Download Me Now!

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@icktoofay I know that, there was another answer which did rely upon the outside server. This provides a solution for FireFox & Safari users, instead of just chrome. –  Richard J. Ross III Jun 23 '13 at 0:25
2  
The script is breaking a whole lot of JavaScript on the SE network, because it requires jQuery 2.0 while SE runs on 1.7.1 –  Stijn Jun 24 '13 at 11:18
    
@Stijn good to know, I'm working on a fix. –  Richard J. Ross III Jun 24 '13 at 15:04

Chrome Extension

I found an old sprites.png file here and packaged it up along with a small CSS file into a small Chrome extension. I'm pretty sure this is the wrong way to distribute it but I have made the CRX file available here. Unzip the CRX for the source.

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2  
You could probably make it a greasemonkey script by base64'ing the file. Working on that now –  Richard J. Ross III Jun 22 '13 at 14:35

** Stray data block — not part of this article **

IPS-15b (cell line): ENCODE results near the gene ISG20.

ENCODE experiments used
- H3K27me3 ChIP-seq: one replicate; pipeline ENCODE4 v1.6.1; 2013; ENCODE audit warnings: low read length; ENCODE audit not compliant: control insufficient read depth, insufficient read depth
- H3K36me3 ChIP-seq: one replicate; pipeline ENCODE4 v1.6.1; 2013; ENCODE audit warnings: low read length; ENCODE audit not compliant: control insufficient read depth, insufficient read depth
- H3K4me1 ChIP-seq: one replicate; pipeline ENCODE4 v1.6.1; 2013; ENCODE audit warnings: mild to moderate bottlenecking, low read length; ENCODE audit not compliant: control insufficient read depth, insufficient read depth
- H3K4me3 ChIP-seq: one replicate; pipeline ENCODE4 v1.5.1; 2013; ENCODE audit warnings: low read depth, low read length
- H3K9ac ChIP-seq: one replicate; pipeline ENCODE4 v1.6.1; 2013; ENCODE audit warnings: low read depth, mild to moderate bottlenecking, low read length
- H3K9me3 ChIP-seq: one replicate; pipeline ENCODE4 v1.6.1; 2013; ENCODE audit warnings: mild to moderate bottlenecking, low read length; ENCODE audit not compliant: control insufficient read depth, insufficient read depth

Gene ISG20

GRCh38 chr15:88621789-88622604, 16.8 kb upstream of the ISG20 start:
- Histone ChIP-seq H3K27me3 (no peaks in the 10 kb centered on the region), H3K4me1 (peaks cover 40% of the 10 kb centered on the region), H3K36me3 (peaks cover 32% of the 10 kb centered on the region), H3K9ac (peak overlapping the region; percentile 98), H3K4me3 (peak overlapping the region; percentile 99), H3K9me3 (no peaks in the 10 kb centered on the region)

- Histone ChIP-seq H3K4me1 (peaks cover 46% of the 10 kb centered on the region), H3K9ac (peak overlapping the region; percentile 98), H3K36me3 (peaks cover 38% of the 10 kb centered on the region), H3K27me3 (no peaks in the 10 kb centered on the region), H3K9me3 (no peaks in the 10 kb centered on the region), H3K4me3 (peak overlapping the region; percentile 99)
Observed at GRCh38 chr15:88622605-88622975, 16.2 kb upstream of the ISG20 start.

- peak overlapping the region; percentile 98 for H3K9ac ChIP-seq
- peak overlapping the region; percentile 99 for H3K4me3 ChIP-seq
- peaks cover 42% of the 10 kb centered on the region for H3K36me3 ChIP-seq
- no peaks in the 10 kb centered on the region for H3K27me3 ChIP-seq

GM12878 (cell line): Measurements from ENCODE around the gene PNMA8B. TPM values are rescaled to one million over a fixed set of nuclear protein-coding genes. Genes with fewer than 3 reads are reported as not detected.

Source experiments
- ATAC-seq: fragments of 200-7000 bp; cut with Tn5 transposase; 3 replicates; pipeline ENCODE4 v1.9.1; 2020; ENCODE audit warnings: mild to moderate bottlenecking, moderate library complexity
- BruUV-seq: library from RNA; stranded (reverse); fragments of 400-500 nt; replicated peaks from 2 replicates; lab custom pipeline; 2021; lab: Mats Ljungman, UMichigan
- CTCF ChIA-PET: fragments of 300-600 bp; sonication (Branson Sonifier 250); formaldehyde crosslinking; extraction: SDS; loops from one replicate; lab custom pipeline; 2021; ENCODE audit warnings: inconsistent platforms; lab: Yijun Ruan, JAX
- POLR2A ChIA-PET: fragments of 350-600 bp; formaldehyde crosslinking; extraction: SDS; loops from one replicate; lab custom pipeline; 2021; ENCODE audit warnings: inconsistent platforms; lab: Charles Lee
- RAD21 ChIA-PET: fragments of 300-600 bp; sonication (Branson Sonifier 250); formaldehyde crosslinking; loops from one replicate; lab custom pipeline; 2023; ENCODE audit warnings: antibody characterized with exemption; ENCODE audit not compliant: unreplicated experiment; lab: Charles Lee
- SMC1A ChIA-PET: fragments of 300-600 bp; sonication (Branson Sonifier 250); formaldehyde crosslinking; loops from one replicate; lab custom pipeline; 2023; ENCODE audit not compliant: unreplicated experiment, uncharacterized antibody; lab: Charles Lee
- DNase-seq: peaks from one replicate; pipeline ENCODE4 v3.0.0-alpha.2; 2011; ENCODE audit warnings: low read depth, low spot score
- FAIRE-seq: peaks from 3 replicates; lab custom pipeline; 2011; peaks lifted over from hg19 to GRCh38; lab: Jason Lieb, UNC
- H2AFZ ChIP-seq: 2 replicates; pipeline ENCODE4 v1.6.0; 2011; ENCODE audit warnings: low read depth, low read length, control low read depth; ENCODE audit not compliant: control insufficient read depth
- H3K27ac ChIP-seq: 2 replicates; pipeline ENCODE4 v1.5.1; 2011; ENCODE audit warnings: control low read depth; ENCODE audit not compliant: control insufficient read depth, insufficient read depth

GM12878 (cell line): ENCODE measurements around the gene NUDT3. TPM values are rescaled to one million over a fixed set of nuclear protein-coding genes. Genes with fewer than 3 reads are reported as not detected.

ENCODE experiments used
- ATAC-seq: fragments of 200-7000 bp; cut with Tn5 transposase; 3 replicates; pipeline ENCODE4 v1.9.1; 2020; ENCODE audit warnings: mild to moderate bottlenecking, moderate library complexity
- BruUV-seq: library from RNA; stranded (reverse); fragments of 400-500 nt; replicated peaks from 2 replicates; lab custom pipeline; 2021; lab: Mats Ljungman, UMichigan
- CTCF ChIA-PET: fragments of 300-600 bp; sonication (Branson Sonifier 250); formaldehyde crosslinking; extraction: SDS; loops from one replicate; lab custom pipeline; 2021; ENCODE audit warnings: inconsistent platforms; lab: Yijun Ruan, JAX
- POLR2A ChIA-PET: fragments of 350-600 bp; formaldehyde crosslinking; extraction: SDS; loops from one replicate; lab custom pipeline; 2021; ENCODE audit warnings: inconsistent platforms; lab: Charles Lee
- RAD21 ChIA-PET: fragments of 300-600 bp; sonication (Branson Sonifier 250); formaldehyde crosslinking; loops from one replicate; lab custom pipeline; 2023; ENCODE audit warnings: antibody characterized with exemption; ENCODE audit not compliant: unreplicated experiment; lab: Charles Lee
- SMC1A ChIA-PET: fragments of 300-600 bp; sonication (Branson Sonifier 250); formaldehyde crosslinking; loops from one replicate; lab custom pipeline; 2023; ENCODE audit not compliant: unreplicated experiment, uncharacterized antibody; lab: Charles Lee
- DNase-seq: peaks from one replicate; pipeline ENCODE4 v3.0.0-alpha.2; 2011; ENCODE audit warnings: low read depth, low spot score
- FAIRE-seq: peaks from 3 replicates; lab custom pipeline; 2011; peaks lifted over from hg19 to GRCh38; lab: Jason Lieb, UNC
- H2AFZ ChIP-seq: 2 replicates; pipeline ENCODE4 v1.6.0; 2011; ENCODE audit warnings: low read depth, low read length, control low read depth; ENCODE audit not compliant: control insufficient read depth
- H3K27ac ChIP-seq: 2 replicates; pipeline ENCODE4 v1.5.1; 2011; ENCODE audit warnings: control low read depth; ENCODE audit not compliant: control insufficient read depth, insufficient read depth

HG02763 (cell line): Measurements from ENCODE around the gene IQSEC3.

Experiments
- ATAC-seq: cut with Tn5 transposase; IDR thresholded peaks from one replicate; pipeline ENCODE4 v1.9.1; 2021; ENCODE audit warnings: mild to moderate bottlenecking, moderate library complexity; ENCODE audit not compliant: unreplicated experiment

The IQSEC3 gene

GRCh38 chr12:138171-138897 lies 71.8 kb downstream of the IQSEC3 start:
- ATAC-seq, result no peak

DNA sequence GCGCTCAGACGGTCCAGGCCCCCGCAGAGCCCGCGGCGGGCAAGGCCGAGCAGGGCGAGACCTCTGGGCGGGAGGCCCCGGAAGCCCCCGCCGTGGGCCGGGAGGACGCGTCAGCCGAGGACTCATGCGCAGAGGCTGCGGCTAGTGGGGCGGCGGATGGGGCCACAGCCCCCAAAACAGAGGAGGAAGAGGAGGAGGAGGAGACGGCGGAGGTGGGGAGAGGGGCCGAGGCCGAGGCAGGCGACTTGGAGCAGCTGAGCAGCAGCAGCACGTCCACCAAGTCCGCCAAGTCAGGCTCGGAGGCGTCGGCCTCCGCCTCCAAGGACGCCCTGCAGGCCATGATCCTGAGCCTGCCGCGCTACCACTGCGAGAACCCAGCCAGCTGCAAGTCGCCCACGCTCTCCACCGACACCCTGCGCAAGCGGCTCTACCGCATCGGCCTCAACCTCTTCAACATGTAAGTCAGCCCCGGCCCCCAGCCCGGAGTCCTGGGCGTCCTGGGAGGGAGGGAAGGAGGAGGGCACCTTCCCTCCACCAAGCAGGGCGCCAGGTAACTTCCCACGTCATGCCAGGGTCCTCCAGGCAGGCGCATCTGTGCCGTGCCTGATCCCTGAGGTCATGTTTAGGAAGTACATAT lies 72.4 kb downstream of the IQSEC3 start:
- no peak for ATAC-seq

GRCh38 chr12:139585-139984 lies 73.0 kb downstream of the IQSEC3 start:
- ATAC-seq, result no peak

Can haz old color back?

Yes we can!


Method 1: using the old “sprites.png”

Using the sprites icktoofay found, minimalistically you just need to add the following rule in your user CSS to get the darker green check-mark.

.vote .vote-accepted-on {
    background-image: url('https://cdn.sstatic.net/stackoverflow/img/sprites.png');
}

Method 2: base64 image data of old checkmark embedded in CSS

Adapting Richard's excellent base64 solution to use the image of a single (gorgeous, low-contrast, dark green) checkmark instead of using the entire sprite, this is the resulting CSS rule.

.vote .vote-accepted-on {